A CIRCUMSTANCE connected with the administration of justice which seems likely to attract immediate attention, is the accumulation of arrears in the King's Bench; there being at present more than three hundred cases of various descriptions waiting to be argued. As the judges are not inferior to their brethren in learning and ability, the chief cause of this arrear must be the quantity of business peculiarly belonging, by virtue of its original constitution, to this Court; and the only effec tive mode of relieving it is by putting the three Courts on an equality, or by the occasional transfer of a portion of the arrears. The first of these plans is liable to grave objections, and the last is by no means free from such, unless means could be discovered of giving the suitors an option, without which they are sure to be dissatisfied. Perhaps the best way would be to enable the plaintiff (who in nine cases out of ten is the only person liable to injury from delay) to remove a case set down for argument and more than a given period (a term, for instance) in arrear. The other Courts are by no means overburdened with work, and the progressive diminution of business during the last five years is still a subject of professional regret. This is principally owing to the operation of the new rules of pleading and practice, framed by the judges on the suggestion of the Common Law Commissioners; the cost of whose labours, so vehemently protested against by Mr. Hume, has been already repaid the country a hundred-fold. Equally beneficial results may be anticipated from the measures recommended in the Real Property Reports, if carried into effect with equal care; but in the first place it is no easy matter to get Bills drawn by persons fully competent to the task, and in the second place, when (like Mr. Tyrrell's) they are so drawn, it is no easy matter to get them passed without cobbling and tinkering by the legislature.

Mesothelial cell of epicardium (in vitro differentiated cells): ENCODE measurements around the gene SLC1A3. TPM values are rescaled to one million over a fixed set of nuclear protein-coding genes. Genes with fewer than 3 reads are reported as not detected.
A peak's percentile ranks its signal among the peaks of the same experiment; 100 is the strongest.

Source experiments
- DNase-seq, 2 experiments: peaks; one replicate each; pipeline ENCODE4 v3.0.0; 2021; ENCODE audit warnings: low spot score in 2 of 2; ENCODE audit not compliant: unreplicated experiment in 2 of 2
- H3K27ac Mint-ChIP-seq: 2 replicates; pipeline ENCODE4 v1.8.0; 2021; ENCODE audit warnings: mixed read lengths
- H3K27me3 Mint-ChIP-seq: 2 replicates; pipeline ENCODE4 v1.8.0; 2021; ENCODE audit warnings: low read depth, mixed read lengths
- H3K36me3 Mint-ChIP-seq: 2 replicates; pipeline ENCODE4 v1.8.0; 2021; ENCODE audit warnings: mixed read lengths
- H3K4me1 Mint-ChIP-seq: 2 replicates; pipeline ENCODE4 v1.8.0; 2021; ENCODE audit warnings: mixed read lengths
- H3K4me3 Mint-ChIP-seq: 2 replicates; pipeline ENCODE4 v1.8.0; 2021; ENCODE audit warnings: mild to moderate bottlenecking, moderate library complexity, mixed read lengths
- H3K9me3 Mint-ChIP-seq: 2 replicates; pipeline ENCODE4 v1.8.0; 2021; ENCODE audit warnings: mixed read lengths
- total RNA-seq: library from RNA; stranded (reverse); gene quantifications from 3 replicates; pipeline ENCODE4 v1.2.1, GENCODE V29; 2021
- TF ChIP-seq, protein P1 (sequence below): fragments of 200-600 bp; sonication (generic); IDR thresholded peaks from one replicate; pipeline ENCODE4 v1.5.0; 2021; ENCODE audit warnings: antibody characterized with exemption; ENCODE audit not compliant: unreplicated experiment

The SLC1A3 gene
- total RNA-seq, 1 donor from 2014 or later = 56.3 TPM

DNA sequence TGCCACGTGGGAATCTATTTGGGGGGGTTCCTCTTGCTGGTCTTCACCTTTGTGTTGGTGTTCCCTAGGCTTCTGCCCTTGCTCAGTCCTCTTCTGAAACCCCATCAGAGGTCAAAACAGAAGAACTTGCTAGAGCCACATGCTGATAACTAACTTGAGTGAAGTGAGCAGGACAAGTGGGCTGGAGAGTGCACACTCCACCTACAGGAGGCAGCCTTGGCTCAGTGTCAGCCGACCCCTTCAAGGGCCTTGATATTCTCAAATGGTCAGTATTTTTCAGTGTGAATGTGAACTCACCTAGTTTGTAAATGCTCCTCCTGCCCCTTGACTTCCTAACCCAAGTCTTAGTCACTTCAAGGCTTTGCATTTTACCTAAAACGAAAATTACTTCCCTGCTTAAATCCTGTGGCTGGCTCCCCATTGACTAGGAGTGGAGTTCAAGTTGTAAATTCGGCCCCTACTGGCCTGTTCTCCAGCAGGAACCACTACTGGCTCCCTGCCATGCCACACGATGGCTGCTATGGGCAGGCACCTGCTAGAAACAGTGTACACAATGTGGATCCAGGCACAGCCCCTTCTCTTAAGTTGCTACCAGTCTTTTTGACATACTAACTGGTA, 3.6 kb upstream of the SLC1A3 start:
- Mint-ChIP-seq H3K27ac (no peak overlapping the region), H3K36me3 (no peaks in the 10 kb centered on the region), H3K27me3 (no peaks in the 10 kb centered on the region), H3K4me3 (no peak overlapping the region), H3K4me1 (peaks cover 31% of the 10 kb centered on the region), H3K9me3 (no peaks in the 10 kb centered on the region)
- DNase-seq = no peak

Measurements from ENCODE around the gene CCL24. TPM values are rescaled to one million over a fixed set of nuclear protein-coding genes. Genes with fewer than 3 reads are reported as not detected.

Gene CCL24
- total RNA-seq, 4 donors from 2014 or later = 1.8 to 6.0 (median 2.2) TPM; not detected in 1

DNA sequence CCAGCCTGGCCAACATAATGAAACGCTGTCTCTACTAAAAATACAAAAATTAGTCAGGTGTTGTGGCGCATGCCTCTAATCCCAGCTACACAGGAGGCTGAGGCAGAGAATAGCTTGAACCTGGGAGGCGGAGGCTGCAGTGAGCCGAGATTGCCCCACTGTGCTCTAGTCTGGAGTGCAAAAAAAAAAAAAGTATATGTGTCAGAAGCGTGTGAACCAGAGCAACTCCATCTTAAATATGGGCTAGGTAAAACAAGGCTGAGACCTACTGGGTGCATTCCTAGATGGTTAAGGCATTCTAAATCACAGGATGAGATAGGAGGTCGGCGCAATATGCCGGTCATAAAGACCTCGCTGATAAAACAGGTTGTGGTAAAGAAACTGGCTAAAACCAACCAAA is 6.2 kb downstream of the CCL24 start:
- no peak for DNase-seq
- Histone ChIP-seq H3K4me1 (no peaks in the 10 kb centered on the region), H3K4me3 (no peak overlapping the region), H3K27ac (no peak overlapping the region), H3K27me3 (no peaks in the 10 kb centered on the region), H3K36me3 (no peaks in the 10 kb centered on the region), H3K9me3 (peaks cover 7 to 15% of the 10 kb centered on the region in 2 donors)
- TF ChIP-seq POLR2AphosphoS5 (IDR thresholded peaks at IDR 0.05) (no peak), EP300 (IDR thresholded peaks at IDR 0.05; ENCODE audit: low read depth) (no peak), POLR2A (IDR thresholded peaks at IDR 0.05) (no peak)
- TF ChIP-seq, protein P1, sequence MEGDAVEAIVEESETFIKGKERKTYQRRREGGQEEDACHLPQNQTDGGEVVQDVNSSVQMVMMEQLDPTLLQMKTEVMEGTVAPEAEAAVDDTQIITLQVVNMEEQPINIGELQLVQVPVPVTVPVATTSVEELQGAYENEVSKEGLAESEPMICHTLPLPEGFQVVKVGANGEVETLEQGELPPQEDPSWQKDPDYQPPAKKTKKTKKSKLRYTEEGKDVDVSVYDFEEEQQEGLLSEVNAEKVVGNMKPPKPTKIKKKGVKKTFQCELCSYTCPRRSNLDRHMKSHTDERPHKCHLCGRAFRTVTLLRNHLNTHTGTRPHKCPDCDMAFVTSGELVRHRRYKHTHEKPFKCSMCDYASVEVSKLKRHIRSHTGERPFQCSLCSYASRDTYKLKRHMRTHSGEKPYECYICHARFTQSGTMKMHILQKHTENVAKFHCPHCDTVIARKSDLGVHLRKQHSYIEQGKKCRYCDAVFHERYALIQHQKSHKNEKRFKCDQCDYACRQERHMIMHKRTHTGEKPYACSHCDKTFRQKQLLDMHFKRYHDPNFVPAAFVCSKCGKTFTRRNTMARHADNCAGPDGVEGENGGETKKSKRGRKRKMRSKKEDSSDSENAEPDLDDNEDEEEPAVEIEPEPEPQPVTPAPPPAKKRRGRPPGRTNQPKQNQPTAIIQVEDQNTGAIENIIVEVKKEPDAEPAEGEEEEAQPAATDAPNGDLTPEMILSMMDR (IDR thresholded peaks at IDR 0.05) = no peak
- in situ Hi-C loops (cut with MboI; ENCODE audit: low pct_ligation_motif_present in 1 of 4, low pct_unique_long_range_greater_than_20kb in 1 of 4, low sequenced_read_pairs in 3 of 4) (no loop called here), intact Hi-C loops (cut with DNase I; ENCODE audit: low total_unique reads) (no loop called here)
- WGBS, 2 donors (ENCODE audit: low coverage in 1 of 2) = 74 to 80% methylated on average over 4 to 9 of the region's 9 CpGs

Of the three principal law-reform Commissions the only one still at work is that for the amendment of the Criminal Law, which appears from the parliamentary returns to have cost rather more than ten thousand pounds, yet the Commissioners have hitherto done little more than frame long, loose, clumsy, common-place statements of exhausted controversies, with which the public has been bored to satiety. We should like to know how many of the members of parliament who voted for the Prisoners' Counsel Bill were swayed by the Commissioners' argument, or how many will be swayed by their Report on the Punishment of Death. The object of a Commission is to bring forward new facts, or new combinations of facts, or new views founded on established facts, or suggestions leading to direct practical reforms. The Criminal Law Commission has satisfied no one of these requisitions ; the Real Property and Common Law Commissions (so far as they have been permitted to proceed) have satisfied all of them; but the Criminal Law Commission is continued at the rate of five or six thousand a year, and the Real Property and Common Law Commissions are discontinued on the ground of economy.

The Court of Chancery is as much in arrear as the King's Bench, and the stage at which the stoppage takes place is the same, namely, when the case is ripe for hearing. A slight addition to the judicial force of the equity jurisdiction, and

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It is worthy of remark, that the French Court of Cassation was one thousand cases in arrear at the commencement of the last Session.